7 June 2017

Do you think it’ll hurt?

Shawn is standing, hand outstretched, at the edge of the neighbour’s paddock. In front of her is a fence, wire wet and drooping with a sign attached:


She takes a step back and the frosty grass crunches beneath her boots.

I don’t want it to hurt, she says, looking back at Gill, who is holding herself in the cold.

Just get it over with, Gill says. It probably doesn’t work anyway

Shawn looks back at the fence and wonders if it makes a difference that she’s wearing gloves or that the fence is wet. She tries to remember what her mother told her as a child, about what to look out for with electric fences.

I reckon I can hear it buzzing, she says. This isn’t true. The morning is muffled with drizzle and frost and all she can hear is both their breathing. Shawn begins to panic. She wants to be the type of person who doesn’t care about the fence and about the possibility of pain because she knew that was the type of person Gill wanted.

Gill sighs and says don’t worry about it – let’s just go, hey? It’s fucking freezing. Your parents are probably up now, anyway. She starts walking back to the house.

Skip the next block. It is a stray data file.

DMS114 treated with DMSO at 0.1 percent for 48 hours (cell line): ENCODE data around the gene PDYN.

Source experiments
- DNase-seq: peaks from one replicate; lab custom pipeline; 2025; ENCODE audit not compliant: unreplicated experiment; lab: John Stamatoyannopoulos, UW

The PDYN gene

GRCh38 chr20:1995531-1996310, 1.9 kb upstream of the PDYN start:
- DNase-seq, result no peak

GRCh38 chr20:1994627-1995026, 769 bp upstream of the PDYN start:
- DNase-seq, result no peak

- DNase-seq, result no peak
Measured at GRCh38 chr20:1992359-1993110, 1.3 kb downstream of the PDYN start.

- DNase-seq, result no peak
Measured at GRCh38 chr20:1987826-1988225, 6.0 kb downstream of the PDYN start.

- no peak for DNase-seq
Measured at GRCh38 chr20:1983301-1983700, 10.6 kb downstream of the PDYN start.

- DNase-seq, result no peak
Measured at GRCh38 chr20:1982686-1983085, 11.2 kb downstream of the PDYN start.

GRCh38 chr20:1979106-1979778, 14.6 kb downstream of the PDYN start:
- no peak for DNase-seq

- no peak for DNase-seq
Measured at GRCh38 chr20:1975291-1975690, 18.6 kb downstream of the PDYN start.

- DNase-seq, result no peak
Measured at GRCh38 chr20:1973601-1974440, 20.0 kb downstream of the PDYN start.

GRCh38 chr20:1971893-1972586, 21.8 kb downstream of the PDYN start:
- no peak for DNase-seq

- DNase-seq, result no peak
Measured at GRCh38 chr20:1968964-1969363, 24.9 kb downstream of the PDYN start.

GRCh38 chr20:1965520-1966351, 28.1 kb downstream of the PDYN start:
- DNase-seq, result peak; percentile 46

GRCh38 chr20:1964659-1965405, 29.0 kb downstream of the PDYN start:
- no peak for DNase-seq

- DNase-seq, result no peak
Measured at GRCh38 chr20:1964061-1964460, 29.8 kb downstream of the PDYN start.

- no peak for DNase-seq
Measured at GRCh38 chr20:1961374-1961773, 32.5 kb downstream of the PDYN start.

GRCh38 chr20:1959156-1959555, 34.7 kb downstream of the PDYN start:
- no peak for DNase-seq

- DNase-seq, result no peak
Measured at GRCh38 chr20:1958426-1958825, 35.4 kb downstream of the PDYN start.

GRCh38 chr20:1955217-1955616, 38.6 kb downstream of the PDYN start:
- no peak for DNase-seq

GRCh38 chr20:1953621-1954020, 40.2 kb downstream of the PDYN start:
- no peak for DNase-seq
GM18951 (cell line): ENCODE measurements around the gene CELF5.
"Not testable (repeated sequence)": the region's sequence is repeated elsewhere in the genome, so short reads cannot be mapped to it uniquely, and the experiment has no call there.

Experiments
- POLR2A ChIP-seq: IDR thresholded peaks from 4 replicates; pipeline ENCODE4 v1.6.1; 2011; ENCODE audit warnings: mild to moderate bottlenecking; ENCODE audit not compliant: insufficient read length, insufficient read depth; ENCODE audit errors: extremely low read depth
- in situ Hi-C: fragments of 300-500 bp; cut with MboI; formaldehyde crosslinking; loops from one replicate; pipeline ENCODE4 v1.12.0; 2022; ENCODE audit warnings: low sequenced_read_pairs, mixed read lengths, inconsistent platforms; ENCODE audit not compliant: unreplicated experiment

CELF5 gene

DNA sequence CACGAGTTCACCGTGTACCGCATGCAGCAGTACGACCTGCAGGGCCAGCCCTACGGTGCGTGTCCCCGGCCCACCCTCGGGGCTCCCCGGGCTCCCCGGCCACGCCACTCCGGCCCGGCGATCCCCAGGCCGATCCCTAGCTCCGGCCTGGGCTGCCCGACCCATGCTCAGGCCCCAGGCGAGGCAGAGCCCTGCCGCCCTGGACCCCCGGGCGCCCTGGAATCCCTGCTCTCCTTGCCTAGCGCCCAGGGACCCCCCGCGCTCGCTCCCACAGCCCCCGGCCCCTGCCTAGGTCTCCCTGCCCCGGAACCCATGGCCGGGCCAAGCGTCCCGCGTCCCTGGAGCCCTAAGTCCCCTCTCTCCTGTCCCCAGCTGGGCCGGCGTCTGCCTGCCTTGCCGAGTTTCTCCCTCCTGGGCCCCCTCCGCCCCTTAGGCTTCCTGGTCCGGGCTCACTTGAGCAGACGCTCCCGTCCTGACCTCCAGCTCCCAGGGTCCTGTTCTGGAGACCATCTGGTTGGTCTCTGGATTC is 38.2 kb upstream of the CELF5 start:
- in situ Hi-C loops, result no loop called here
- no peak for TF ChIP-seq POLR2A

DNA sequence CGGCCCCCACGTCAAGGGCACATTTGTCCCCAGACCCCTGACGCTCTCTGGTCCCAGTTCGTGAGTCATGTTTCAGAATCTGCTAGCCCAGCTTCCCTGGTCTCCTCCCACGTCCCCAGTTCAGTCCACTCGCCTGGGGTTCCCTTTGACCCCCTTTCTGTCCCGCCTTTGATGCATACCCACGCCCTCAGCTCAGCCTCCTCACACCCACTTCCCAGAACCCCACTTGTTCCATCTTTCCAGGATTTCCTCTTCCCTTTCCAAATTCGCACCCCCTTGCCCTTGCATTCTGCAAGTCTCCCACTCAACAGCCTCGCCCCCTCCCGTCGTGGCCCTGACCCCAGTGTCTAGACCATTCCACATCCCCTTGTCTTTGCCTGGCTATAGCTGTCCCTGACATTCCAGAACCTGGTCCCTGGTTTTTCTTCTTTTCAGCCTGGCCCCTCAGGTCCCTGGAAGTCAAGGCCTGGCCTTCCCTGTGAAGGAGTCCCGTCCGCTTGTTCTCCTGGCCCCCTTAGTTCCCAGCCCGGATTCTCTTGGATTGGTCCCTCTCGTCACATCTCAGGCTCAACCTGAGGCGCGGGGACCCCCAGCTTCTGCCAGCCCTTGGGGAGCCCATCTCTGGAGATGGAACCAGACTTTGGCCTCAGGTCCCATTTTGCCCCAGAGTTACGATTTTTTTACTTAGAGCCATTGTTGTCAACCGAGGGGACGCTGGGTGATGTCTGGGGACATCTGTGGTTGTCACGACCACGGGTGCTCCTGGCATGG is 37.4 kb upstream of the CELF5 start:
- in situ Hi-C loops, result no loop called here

Shawn imagines them going back there, sitting down to breakfast and chatting with her parents. Her dad would laugh at what they had just done and say that of course the fence wasn’t live, it hadn’t been for years and then Gill would look at her, giving her that look and she would feel stupid. She’d feel as though she made a big deal of nothing and ruined their morning. So she pulls off her gloves (the ones Gill had knitted her last Christmas) and stuffs them into her pocket.

Fine, she snaps. I’ll do it. It’s not a big deal

Gill smirks and says I know it’s not a big deal

Then why do you want me to do it so bad?

You asked me to dare you

You don’t have to push it, though. You always push me

I don’t. I’m not. Just do it or don’t


Shawn walks to the fence, hoping she looks confident. She thinks about the animals that must come in to contact with electric fences all the time, and they’re alright. There was a horse in the paddock, off in the distance.

She extends her pointer finger and she makes a nervous squealing noise in her throat and then touches the wire. The small muscles in her finger contract and the shock passes through the surface tissue for approximately 90 microseconds. It feels like a wasp sting, but coming from the inside out.


On the way back to the house, Gill says I hope you’re not mad at me. I didn’t know it would be live.

You didn’t know it wasn’t, says Shawn.

Neither did you, says Gill.

Either way, says Shawn, I knew it would hurt

They’re walking side by side up the gravel garden path now, their hands close but not touching. Shawn’s finger is dully throbbing still, under the gloves Gill knitted her for Christmas last year. She puts her hand in her pocket and continues up the path.

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